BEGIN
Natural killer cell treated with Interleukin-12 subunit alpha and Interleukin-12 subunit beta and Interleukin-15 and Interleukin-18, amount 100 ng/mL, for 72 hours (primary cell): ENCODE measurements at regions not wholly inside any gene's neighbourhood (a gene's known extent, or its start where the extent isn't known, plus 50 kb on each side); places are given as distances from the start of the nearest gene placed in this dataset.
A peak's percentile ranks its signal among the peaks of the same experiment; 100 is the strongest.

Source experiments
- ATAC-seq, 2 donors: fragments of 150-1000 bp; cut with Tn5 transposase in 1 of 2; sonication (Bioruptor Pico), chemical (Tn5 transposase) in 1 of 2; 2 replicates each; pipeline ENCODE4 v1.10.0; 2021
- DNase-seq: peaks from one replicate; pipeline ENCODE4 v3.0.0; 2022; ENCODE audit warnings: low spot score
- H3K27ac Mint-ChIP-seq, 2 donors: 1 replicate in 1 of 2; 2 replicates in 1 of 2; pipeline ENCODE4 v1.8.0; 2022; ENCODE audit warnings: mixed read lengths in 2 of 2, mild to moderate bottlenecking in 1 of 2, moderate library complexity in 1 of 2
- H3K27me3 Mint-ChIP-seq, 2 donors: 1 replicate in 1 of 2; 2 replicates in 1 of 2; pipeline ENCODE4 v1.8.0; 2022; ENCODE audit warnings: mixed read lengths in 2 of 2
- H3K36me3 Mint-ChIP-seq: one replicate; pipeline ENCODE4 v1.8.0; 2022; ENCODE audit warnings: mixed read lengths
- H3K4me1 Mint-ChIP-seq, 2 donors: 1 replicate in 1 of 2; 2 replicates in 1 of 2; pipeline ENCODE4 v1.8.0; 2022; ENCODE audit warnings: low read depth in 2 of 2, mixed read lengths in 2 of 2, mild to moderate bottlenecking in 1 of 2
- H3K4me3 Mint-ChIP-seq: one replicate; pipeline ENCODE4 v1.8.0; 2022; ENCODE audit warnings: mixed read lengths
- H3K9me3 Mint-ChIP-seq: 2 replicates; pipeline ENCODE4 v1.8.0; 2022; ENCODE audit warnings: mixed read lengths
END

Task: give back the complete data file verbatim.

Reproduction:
Natural killer cell treated with Interleukin-12 subunit alpha and Interleukin-12 subunit beta and Interleukin-15 and Interleukin-18, amount 100 ng/mL, for 72 hours (primary cell): ENCODE measurements at regions not wholly inside any gene's neighbourhood (a gene's known extent, or its start where the extent isn't known, plus 50 kb on each side); places are given as distances from the start of the nearest gene placed in this dataset.
A peak's percentile ranks its signal among the peaks of the same experiment; 100 is the strongest.

Source experiments
- ATAC-seq, 2 donors: fragments of 150-1000 bp; cut with Tn5 transposase in 1 of 2; sonication (Bioruptor Pico), chemical (Tn5 transposase) in 1 of 2; 2 replicates each; pipeline ENCODE4 v1.10.0; 2021
- DNase-seq: peaks from one replicate; pipeline ENCODE4 v3.0.0; 2022; ENCODE audit warnings: low spot score
- H3K27ac Mint-ChIP-seq, 2 donors: 1 replicate in 1 of 2; 2 replicates in 1 of 2; pipeline ENCODE4 v1.8.0; 2022; ENCODE audit warnings: mixed read lengths in 2 of 2, mild to moderate bottlenecking in 1 of 2, moderate library complexity in 1 of 2
- H3K27me3 Mint-ChIP-seq, 2 donors: 1 replicate in 1 of 2; 2 replicates in 1 of 2; pipeline ENCODE4 v1.8.0; 2022; ENCODE audit warnings: mixed read lengths in 2 of 2
- H3K36me3 Mint-ChIP-seq: one replicate; pipeline ENCODE4 v1.8.0; 2022; ENCODE audit warnings: mixed read lengths
- H3K4me1 Mint-ChIP-seq, 2 donors: 1 replicate in 1 of 2; 2 replicates in 1 of 2; pipeline ENCODE4 v1.8.0; 2022; ENCODE audit warnings: low read depth in 2 of 2, mixed read lengths in 2 of 2, mild to moderate bottlenecking in 1 of 2
- H3K4me3 Mint-ChIP-seq: one replicate; pipeline ENCODE4 v1.8.0; 2022; ENCODE audit warnings: mixed read lengths
- H3K9me3 Mint-ChIP-seq: 2 replicates; pipeline ENCODE4 v1.8.0; 2022; ENCODE audit warnings: mixed read lengths